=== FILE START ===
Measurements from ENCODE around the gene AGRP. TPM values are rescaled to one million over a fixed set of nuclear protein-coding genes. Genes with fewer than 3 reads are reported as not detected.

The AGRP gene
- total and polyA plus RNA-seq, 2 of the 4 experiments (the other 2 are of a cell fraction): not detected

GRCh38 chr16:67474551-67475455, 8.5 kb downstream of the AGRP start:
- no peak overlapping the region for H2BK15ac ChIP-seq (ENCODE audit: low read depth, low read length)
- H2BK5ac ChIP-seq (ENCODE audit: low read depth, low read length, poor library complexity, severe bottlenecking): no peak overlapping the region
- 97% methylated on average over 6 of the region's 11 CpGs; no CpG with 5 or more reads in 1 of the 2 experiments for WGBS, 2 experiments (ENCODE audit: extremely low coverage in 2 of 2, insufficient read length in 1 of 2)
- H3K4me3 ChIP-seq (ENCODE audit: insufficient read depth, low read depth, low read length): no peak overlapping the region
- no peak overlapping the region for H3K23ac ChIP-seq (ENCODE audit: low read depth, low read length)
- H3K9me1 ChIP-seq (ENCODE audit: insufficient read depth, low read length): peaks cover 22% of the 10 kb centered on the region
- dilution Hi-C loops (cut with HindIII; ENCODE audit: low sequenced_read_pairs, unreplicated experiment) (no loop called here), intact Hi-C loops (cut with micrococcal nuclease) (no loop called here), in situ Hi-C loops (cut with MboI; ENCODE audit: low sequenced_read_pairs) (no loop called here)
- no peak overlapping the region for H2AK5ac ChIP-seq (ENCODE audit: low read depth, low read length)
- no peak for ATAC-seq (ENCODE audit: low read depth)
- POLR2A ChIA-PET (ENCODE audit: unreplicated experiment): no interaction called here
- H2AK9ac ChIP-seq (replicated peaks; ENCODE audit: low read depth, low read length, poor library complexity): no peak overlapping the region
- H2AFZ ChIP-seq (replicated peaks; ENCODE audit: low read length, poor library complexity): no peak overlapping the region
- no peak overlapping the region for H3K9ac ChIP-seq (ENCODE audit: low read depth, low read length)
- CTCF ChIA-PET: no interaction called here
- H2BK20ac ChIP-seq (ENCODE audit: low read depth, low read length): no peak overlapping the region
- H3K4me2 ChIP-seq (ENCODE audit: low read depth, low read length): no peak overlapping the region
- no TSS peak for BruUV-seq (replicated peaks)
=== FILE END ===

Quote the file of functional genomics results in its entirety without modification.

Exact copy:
Measurements from ENCODE around the gene AGRP. TPM values are rescaled to one million over a fixed set of nuclear protein-coding genes. Genes with fewer than 3 reads are reported as not detected.

The AGRP gene
- total and polyA plus RNA-seq, 2 of the 4 experiments (the other 2 are of a cell fraction): not detected

GRCh38 chr16:67474551-67475455, 8.5 kb downstream of the AGRP start:
- no peak overlapping the region for H2BK15ac ChIP-seq (ENCODE audit: low read depth, low read length)
- H2BK5ac ChIP-seq (ENCODE audit: low read depth, low read length, poor library complexity, severe bottlenecking): no peak overlapping the region
- 97% methylated on average over 6 of the region's 11 CpGs; no CpG with 5 or more reads in 1 of the 2 experiments for WGBS, 2 experiments (ENCODE audit: extremely low coverage in 2 of 2, insufficient read length in 1 of 2)
- H3K4me3 ChIP-seq (ENCODE audit: insufficient read depth, low read depth, low read length): no peak overlapping the region
- no peak overlapping the region for H3K23ac ChIP-seq (ENCODE audit: low read depth, low read length)
- H3K9me1 ChIP-seq (ENCODE audit: insufficient read depth, low read length): peaks cover 22% of the 10 kb centered on the region
- dilution Hi-C loops (cut with HindIII; ENCODE audit: low sequenced_read_pairs, unreplicated experiment) (no loop called here), intact Hi-C loops (cut with micrococcal nuclease) (no loop called here), in situ Hi-C loops (cut with MboI; ENCODE audit: low sequenced_read_pairs) (no loop called here)
- no peak overlapping the region for H2AK5ac ChIP-seq (ENCODE audit: low read depth, low read length)
- no peak for ATAC-seq (ENCODE audit: low read depth)
- POLR2A ChIA-PET (ENCODE audit: unreplicated experiment): no interaction called here
- H2AK9ac ChIP-seq (replicated peaks; ENCODE audit: low read depth, low read length, poor library complexity): no peak overlapping the region
- H2AFZ ChIP-seq (replicated peaks; ENCODE audit: low read length, poor library complexity): no peak overlapping the region
- no peak overlapping the region for H3K9ac ChIP-seq (ENCODE audit: low read depth, low read length)
- CTCF ChIA-PET: no interaction called here
- H2BK20ac ChIP-seq (ENCODE audit: low read depth, low read length): no peak overlapping the region
- H3K4me2 ChIP-seq (ENCODE audit: low read depth, low read length): no peak overlapping the region
- no TSS peak for BruUV-seq (replicated peaks)